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Just finishes my ITIL course (basically IT support management). It was pretty interesting, if somewhat irrelevant to me, but I got paid to do it (and get a qualification) so that's fine.
My issue was with one specific thing the instructor said - 'IT support always complain people who can't fix basic issues shouldn't be allowed to use computers. Wrong. Customers don't need to know anything about IT, that's your job'.
His analogy was that we can drive, or cook with a microwave, but we don't know how cars or microwaves actually work in at a technical level. In the same way, customers can use Word, but need us to recover their deleted files and install Office.
This seems sensible, but if you follow the analogy, there's a disparity.
I might not be able to *fix* a microwave, or know how the components inside it work. I can, however, cook with it. I know it won't work if the door isn't closed, or if it isn't plugged in.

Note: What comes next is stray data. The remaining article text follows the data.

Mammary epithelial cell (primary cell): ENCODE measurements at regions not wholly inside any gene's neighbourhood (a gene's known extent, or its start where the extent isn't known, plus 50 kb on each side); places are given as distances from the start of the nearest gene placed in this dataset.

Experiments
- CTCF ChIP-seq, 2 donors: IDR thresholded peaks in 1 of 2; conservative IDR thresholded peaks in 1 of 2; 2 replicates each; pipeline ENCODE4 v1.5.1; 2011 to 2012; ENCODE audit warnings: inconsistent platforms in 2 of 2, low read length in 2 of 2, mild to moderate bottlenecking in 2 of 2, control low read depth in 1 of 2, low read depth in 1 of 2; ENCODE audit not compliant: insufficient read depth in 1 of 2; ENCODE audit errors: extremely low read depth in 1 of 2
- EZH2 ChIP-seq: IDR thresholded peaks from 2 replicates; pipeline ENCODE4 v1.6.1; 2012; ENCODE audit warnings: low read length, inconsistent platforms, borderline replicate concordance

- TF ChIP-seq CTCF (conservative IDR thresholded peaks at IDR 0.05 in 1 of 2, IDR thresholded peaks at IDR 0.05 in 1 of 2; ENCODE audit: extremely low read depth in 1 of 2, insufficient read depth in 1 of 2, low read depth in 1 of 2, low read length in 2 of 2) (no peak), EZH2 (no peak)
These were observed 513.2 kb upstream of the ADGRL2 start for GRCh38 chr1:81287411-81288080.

Similarly, you need a license to drive.
Customers don't need to be able to *fix* the tools, but they should be able to *use* them properly. Turn them on, log in, open & use some programs, browse the web, etc. If they aren't confident in this - well, why are we giving an expensive bit of kit to them? I wouldn't hand a chainsaw to someone who doesn't know how to use it. Or a fine piece of china to someone clumsy.
I think people should need to prove they can use the tools before they are allowed them. They'd be happier in the long run.2
I do IT support for a Uni.
A ticket comes in about how the site looks weird after an update.
Spend 10 minutes looking through Chrome dev view (we don't have access to backend).
Give up and assign to web team.
... Why do the people who manage the site not know anything about web development? 99% chance it's a just a quick CSS fix.